I entered the forbidding gates of the Officers Training Academy, Madras (it was Madras then) in the early summer of 1993. Between cracking SSB and joining the academy, I had celebrated with countless calories, both of the solid and liquid variety. I had celebrated with everyone. College mates from St. Stephens, and friends from Hansraj, Ramjas and Hindu. I celebrated with everyone who wanted to celebrate, even if they didn’t have a clue why exactly I was celebrating. The result was a waist of 38 inches, and a bodyweight touching 90 kgs. Well, the army did not remember selecting such a useless lump of lard. So, the instructors at the academy did what they do best. It was a turkey shoot.
And I had a big attitude problem. My father was a very senior government official, and I was from The College. Everyone I had met in life had taken notice of these two things. The Indian Army seemed to me a different kettle of fish. They were not interested in where I had come from. They were focused on where I was going.
I should have seen it coming from a hundred miles, but I did not. It was like walking into a speeding locomotive.
An instructor once had a small conversation with me.
“Does your father respect you?” he asked.
“He loves me but I don’t know about respect, Sir” I responded.
“That’s what you should know. Make him proud”, he said and walked off.
From early morning till late in the night, the Directing Staff at OTA had just one single agenda. And they drove that agenda ruthlessly. Drill, physical fitness, weapons training, tactics, military history, military law; it just went on and on. No respite. No mercy.
Lutyens Delhi does not prepare you for a life of blood and sweat. After a week I started to crack. I desperately wanted to quit. I would walk in a daze, my movements uncoordinated. After the first BPET (5 km full battle load run), I wanted to curl up in a corner and die. I had failed. I failed my first Drill Square Test (DST), and with it any chances of a weekend pass to the city. I failed my PT test. In a nutshell, I had failed every test that OTA had devised.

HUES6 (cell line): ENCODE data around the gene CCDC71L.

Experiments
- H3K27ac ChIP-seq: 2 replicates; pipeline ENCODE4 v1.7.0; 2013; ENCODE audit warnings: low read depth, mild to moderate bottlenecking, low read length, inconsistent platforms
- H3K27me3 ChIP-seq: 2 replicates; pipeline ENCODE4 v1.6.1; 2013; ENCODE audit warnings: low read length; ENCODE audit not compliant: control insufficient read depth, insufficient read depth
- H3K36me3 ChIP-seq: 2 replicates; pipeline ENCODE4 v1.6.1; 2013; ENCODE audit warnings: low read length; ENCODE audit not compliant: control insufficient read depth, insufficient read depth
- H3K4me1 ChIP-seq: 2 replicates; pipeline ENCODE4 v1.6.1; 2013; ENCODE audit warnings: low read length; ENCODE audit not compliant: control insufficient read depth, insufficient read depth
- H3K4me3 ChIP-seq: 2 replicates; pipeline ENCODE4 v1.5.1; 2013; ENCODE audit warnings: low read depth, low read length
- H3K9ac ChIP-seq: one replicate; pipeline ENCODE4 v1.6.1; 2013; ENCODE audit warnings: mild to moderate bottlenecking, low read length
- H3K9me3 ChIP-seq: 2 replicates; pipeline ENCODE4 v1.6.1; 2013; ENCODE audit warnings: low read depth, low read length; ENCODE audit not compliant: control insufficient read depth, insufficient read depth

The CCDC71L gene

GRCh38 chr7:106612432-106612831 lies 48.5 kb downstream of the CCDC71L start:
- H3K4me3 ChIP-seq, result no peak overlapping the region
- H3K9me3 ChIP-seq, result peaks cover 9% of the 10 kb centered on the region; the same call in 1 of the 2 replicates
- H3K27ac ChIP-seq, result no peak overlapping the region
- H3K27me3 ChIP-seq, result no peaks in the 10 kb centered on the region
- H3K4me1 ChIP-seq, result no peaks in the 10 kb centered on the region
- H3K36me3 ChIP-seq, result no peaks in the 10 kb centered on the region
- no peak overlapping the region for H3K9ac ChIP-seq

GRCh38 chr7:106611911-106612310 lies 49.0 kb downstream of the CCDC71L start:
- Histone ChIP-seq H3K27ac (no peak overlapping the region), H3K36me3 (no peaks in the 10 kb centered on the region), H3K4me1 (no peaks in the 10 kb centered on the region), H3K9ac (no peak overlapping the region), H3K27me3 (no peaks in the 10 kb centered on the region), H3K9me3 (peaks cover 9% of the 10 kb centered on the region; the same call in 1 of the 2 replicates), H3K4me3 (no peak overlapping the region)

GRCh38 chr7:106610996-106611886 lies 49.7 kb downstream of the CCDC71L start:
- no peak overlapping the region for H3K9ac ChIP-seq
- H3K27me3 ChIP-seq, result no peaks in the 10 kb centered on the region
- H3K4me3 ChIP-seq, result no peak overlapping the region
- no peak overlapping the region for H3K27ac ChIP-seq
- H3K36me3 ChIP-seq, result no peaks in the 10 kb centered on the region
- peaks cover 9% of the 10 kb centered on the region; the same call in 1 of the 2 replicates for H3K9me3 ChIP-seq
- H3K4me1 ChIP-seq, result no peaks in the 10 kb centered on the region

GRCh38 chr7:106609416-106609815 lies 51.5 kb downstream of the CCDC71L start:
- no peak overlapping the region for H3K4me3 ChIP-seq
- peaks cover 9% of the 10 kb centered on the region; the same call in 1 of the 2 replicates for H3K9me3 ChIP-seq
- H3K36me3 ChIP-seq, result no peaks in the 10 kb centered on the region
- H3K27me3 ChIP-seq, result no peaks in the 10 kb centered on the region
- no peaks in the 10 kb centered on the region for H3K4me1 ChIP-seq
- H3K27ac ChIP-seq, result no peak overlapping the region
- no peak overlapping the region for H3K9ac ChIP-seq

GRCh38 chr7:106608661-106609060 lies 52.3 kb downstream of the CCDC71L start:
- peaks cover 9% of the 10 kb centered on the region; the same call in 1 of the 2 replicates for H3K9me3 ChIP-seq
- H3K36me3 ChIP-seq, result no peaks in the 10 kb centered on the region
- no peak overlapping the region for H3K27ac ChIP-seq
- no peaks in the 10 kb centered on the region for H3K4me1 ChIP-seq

Three of my platoon mates decided to do something about it. Amardeep Singh Bali, Anand Prakash Sinha and Ajeet Chauhan decided that either we would all swim together or sink together. They were physically fit and mentally robust. While academy is hell for everyone, these three were doing well and passing all tests. They need not have stepped forward to help me. And in OTA where you don’t have the time to remember your own name, these three took it upon themselves to make sure I remembered mine.
In the first four months, they must have carried my pack and my weapon countless times. There were two occasions when the entire platoon was in deep trouble because I messed up. Without exception, each one of them stepped up to help. No one complained. For those of you who do not know, Indian Army training is designed to break you. And then make you. The process of becoming an officer is extremely painful. They change you and they change your thinking. After 6 months you sound like someone else.